“I think giving women the flexibility timewise across their career is absolutely essential,” agreed Katharina Luh. “This is flexibility that relates to timing – when do I work – but also where do I work. In that respect, the consulting business particularly has profited so much from that shift that has happened because of Covid-19.“The firm I work for offers a wide range of models that you can pick and choose from in terms of when you work, and you can change between them as you go. There’s flexibility in that you don’t have to stick to the decision that you’ve made, and you can adapt and dial up and dial down. This is absolutely essential in retaining female talent because they can also fill themselves in the new role – motherhood – and oscillate between the job and their private life to find that fine line where it works. Having that is a key factor for women in their careers and consulting.”The key is making such flexible approaches the norm for all. Professor Suki Sian observed from her own research of women in accounting firms that came back working flexibly felt like second-class citizens “who don’t get the jobs they might have had prior to taking that flexible role and some of them actually despite being on flexible hours, end up doing far more than they might have done otherwise.”For Elisabeth Kelan, this involves a mindset change for all of us. “I think what we are realising is that for the longest time, flexibility was afforded to working mothers. They created what is called in the literature the ‘mummy track’ and that is not changing. Looking at the future of work, not only will we have to work longer and pace ourselves to sustain being able to work for longer, but also that flexibility is becoming the norm for everyone.“Obviously the pandemic was a pivotal point, but we are still not quite sure how things will fall. But if you look further ahead, at what work is available, what types of jobs humans will do, where we will have more support from AI and machines, then we will see that flexible working is becoming the norm for everyone.”For now, says Patrizia Kokot-Blamey, “it’s mostly women who make these sacrifices and bear the cost. We need to step away from it being such a trade-off from missing out on being there for your children or losing everything you’ve worked for.”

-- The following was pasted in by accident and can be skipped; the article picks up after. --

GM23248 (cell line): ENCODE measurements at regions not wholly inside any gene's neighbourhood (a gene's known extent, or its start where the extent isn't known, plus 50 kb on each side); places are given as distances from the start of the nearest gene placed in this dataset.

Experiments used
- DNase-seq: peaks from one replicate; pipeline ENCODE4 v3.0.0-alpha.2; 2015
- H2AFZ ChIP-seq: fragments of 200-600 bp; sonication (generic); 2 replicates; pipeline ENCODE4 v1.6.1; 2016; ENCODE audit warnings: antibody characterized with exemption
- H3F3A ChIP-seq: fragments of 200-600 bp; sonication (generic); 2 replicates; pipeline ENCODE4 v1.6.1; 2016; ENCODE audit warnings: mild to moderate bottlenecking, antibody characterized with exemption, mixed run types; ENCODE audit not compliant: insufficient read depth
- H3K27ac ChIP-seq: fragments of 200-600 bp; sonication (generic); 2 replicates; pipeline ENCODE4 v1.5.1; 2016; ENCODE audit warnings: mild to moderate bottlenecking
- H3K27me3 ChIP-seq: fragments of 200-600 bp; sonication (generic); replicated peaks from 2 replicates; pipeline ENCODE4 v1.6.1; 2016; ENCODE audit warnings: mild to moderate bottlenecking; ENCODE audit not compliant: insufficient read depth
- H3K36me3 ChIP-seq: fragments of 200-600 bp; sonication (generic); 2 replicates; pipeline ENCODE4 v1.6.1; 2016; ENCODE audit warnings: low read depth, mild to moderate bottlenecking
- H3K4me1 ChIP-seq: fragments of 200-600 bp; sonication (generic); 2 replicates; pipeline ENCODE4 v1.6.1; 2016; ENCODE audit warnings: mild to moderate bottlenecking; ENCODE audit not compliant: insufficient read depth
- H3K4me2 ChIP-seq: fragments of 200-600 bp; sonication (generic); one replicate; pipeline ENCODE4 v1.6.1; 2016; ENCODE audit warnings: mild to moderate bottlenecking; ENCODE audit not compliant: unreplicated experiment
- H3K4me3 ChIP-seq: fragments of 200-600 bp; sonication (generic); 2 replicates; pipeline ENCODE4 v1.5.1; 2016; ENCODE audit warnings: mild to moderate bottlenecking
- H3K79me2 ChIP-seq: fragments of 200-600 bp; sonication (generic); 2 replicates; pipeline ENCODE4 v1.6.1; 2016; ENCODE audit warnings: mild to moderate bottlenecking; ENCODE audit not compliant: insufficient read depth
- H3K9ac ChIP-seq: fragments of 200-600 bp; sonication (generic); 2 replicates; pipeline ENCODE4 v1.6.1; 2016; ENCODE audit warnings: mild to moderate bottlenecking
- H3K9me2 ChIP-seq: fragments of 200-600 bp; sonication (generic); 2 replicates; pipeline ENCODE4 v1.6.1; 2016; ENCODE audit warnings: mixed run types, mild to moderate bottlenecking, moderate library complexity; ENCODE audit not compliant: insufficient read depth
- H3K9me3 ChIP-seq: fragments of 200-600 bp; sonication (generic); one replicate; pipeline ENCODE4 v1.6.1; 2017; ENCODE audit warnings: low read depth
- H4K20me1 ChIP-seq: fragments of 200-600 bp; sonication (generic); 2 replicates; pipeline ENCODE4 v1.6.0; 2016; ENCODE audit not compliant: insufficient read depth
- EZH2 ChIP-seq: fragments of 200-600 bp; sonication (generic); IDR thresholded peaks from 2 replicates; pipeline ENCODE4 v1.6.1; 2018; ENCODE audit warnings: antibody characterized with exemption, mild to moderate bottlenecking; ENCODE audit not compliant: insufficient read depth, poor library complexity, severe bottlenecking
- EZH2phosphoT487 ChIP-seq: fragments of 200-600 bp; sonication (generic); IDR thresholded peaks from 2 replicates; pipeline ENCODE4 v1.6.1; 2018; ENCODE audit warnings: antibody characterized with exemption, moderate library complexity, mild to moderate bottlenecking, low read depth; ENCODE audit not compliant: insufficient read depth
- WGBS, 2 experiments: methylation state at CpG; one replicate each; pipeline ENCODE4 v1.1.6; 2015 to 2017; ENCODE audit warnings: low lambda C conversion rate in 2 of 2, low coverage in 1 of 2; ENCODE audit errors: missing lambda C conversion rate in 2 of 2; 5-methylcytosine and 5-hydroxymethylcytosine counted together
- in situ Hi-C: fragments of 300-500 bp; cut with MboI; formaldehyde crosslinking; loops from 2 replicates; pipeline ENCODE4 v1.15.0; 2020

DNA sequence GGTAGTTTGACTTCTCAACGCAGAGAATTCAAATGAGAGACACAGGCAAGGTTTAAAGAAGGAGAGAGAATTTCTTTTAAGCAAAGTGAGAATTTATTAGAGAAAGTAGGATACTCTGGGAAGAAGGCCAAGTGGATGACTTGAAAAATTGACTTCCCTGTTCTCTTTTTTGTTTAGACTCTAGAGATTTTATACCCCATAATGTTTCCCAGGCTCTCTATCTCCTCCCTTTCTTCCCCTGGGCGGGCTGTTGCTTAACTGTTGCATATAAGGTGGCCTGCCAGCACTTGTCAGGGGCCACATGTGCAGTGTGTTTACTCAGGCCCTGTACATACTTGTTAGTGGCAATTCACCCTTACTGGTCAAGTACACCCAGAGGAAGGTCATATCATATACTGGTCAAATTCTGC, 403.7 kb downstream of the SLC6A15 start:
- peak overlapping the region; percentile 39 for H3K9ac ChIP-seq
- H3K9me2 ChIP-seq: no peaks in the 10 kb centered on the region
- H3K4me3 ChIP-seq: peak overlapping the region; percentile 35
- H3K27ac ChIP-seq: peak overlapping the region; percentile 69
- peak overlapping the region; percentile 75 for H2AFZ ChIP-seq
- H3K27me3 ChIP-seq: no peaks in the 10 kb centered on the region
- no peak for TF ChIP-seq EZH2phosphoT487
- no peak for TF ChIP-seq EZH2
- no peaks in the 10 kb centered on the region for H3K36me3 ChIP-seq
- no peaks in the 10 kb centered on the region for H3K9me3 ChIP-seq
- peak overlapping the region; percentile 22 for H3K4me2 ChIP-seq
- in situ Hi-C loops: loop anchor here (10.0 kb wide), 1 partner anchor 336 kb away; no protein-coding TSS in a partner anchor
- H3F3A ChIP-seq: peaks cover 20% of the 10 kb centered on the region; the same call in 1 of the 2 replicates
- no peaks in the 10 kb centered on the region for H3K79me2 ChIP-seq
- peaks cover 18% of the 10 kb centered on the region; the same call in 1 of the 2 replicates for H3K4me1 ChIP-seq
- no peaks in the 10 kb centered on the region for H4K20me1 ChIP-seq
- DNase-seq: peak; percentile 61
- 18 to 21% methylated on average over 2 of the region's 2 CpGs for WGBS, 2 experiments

Explore hybrid working, its impact on global mobility and latest practices in the Autumn issue of Think Global People magazine. Read your copy here.